It's no wonder why Molinaro can't attract tourists here (not that I want to see tons of tourists here anyway). Who in their right mind would come to Staten Island when they can't even have buses connected in sink with each other?? It's ridiculous and a disgrace. :mad: Many Staten Islanders have commented that transportation here is so poor here that they limit family visits.

Link to comment
Share on other sites

And the population density is close to 8 times higher in Manhattan. (8,408/sq mi vs. 70,951/sq mi) Its logical to have both there.

 

Staten Island is bigger than Manhattan... Most people would be surprised to know that. Manhattan is 22 square miles. Staten Island is 58.8 square miles.

Link to comment
Share on other sites

I've just returned from the meeting.

 

In the beginning, there was a period where the people could ask questions that everybody could hear. They limited the people to one question, but one woman spent a good 10 minutes talking about how the Alaska Street Bridge (if the busway alternative were chosen) would negatively impact residents of the surrounding neighborhood, and another person started talking about how it would impact "pristine land" in the area.

 

And that woman only got crazier after the meeting broke to the back of the room. She all but flipped out on one of the presenters and then went nuts talking to me. She was very certain that she didn't like the proposals, but when I asked her what she did want (multiple times), she couldn't tell me.

 

Then there was the guy who wanted to build an elevated structure in the area of Atlantic Salt, with stores and artist's housing on the lower level.

 

Public meetings on Staten Island = free entertainment.;)

Link to comment
Share on other sites

And the population density is close to 8 times higher in Manhattan. (8,408/sq mi vs. 70,951/sq mi) Its logical to have both there.

 

Population density for SI compared to Manhattan can be misleading. Much of Staten Island is undeveloped forests, wetlands, a few golf courses, and of course, the landfill.

Link to comment
Share on other sites

I've just returned from the meeting.

 

In the beginning, there was a period where the people could ask questions that everybody could hear. They limited the people to one question, but one woman spent a good 10 minutes talking about how the Alaska Street Bridge (if the busway alternative were chosen) would negatively impact residents of the surrounding neighborhood, and another person started talking about how it would impact "pristine land" in the area.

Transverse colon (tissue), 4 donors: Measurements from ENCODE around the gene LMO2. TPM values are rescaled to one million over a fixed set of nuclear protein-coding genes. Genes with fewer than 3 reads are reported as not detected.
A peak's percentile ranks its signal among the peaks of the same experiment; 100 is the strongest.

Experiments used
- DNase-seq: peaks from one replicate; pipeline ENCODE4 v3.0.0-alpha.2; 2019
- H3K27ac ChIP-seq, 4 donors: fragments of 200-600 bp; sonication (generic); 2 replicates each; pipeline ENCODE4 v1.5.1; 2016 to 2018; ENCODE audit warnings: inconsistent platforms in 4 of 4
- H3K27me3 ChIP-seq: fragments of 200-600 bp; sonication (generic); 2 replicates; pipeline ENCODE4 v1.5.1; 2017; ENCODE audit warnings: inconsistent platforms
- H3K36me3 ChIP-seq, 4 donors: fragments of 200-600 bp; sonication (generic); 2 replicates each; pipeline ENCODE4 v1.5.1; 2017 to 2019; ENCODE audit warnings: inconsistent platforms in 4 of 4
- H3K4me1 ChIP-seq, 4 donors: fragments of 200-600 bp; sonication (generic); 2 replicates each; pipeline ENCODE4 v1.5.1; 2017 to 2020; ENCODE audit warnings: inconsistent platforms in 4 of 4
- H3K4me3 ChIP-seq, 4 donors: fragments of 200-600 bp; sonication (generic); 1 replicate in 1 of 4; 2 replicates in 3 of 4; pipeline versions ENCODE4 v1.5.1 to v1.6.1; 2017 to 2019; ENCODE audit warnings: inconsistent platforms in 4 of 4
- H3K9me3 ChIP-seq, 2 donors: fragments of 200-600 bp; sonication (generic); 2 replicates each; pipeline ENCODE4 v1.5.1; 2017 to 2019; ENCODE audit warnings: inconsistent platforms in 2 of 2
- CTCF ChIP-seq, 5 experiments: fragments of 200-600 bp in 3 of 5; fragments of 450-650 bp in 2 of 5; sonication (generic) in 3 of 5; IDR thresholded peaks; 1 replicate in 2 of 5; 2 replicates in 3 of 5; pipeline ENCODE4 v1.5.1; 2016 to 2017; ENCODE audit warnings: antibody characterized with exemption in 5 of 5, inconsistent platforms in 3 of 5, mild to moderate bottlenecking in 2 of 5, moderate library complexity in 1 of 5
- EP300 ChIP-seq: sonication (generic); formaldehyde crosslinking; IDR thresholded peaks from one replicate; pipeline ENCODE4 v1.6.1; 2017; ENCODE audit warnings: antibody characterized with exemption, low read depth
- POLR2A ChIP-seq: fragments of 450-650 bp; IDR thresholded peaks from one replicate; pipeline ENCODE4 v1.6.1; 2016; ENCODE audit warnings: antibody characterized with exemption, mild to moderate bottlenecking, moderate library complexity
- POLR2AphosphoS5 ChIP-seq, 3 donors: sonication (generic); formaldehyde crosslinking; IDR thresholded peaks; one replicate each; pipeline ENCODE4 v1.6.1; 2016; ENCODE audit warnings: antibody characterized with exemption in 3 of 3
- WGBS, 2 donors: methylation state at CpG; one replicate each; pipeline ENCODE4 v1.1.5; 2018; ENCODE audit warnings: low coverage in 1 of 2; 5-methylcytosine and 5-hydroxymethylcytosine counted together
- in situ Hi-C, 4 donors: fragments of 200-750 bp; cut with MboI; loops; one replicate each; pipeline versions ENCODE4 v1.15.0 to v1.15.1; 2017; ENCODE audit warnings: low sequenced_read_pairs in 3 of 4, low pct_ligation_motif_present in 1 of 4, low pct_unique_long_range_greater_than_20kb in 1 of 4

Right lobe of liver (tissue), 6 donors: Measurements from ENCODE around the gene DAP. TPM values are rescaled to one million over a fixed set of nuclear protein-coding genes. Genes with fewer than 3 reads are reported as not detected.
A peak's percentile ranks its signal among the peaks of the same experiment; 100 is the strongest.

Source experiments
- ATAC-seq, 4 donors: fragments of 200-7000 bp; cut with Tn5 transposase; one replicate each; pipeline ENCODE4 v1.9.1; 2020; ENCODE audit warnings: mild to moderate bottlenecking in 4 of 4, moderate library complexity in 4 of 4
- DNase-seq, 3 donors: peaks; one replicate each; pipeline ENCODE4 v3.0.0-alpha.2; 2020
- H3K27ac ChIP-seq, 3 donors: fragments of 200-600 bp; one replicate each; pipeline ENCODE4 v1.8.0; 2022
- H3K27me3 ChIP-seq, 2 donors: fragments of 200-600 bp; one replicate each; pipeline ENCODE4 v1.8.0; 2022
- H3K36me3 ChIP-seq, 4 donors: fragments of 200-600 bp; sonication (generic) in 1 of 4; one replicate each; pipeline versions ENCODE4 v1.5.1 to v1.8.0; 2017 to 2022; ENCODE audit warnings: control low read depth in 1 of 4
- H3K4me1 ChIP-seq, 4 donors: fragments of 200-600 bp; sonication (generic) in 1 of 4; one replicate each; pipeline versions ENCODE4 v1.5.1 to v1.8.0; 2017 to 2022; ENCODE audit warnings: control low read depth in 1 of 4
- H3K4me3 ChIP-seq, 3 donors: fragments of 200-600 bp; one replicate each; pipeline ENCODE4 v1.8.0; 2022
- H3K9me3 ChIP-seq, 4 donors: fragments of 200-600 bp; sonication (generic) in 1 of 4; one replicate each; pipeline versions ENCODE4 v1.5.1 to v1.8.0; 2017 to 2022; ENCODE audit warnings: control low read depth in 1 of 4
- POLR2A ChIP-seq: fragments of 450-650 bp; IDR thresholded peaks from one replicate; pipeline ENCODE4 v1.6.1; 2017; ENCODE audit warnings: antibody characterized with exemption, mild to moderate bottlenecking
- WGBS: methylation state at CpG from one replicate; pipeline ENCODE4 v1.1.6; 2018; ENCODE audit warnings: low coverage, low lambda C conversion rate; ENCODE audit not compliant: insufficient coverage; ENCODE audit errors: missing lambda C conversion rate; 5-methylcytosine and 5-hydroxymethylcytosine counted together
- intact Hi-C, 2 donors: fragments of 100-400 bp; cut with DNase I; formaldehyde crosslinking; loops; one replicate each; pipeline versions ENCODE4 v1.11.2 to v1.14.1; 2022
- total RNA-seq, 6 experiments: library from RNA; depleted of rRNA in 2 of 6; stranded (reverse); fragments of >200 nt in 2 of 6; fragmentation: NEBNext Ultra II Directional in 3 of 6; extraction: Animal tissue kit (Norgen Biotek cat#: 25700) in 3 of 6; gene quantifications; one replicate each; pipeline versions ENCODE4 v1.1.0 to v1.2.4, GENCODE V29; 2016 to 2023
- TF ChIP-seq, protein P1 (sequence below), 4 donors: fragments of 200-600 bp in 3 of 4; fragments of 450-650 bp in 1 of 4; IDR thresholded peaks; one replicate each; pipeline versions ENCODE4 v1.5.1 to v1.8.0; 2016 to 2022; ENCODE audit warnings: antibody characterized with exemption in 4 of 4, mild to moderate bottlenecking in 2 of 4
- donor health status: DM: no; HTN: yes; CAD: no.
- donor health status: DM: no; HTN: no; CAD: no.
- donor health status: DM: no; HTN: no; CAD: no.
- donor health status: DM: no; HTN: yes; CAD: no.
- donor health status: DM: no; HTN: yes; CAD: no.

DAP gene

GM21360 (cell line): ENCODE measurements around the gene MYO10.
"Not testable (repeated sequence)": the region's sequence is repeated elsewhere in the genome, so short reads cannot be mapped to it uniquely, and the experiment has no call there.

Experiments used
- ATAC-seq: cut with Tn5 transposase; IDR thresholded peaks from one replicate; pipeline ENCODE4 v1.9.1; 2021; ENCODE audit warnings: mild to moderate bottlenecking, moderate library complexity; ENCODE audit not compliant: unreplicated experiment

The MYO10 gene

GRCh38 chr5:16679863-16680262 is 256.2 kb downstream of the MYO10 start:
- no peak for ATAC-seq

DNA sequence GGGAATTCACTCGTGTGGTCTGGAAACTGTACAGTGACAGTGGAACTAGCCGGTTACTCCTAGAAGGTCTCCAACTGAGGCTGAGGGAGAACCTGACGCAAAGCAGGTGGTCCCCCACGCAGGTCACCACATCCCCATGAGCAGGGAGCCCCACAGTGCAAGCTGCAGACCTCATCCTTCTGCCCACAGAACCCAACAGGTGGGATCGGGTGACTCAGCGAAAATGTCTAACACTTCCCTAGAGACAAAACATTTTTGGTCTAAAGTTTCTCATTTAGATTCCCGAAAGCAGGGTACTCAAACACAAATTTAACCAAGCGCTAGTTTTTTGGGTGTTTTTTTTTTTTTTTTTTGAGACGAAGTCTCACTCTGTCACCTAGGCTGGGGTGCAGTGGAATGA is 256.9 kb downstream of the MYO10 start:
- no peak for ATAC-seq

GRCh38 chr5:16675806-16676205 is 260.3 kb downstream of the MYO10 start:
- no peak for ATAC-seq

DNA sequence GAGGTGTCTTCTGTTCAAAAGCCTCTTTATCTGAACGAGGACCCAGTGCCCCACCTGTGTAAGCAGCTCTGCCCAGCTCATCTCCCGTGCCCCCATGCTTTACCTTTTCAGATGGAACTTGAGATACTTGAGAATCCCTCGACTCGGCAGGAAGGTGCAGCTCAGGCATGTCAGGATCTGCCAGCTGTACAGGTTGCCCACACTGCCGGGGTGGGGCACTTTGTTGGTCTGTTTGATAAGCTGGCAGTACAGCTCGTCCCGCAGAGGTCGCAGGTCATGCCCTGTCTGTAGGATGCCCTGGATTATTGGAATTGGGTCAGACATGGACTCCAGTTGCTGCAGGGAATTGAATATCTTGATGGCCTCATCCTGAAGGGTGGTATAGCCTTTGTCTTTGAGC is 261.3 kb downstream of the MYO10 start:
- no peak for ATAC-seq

But as far as the alternatives being discussed, the items I remember were as follows:

 

Simple expanded bus service:

 

* Extending the S53 westward to Arlington (and creating a new S83 route)

 

* Extending the S57 and S59 to St. George (there were S57A/S57B and S59A/S59B plans that I found confusing). The S40/S90 would be eliminated and replaced by these alternatives.

 

* Creating an S99 that would run from St. George to the West Shore Plaza via Forest Avenue and South Avenue.

 

* Creating a "new" express route called the X21 (I know it used to be a short-turn variant of the X22, but this is different) that would run via the SIE and go down South Avenue to the West Shore Plaza (Personally, I think that route would get extremely low ridership. They are better off adding South Avenue to the X19 and X22 routes)

 

* A North Shore Transit Center at South Avenue/Brabant Street

 

For all plans below this, the North Shore buses would be restructured as follows:

 

* S40/(90) eliminated

 

* S46/S96 cut back to Walker Street/Morningstar Road

 

* S48/S98 rerouted to Goethals Homes

 

A busway along the current ROW:

 

* The S54, S57, and S59 would be extended to St. George via the busway

 

* The S53 would be rerouted down Broadway to access the busway, and terminate at South Avenue/Brabant Street

 

* Two new routes called the S1 and S2 would be created. The S1 would run from St. George to the West Shore Plaza via the busway and South Avenue. The S2 would run to Holland Avenue/Benjamin Place via the busway and the current S48 route

 

Light Rail Transit on the current ROW:

 

* The route would follow the current ROW, loop around onto South Avenue and continue to the Teleport, with intermediate stops.

 

* Heavy Rail Transit on the current ROW:

The same thing as the light rail transit option, except that it could only run to Arlington.

 

I'm too tired to comment any further. The only thing I can say is that, to avoid losing all local service in Mariners' Harbor, the S46/(S96) should retain its current route on Walker Street (or be rerouted to Richmond Terrace to cover the S40/(S90) route)

 

Interesting stuff.

 

The S1 would be the nuS1 & the S2 would be the s2.0 .

 

There seems to be a logical fallacy regarding the 40/(90) & the ROW BusWay. Why couldn`t the 40/(90) be cut & pasted over to the BusWay ROW instead of cutting it?

 

I like the 54, 57 & 59 going to/from the Ferry via the BusWay ROW. If this happens I hope the 59 would run 24/7/365. The 54 & 57 too.

 

North Shore Transit Center? I had that same idea, but in a different spot. Mine was a Bayonne Bridge Transit Center & Park'n'Ride.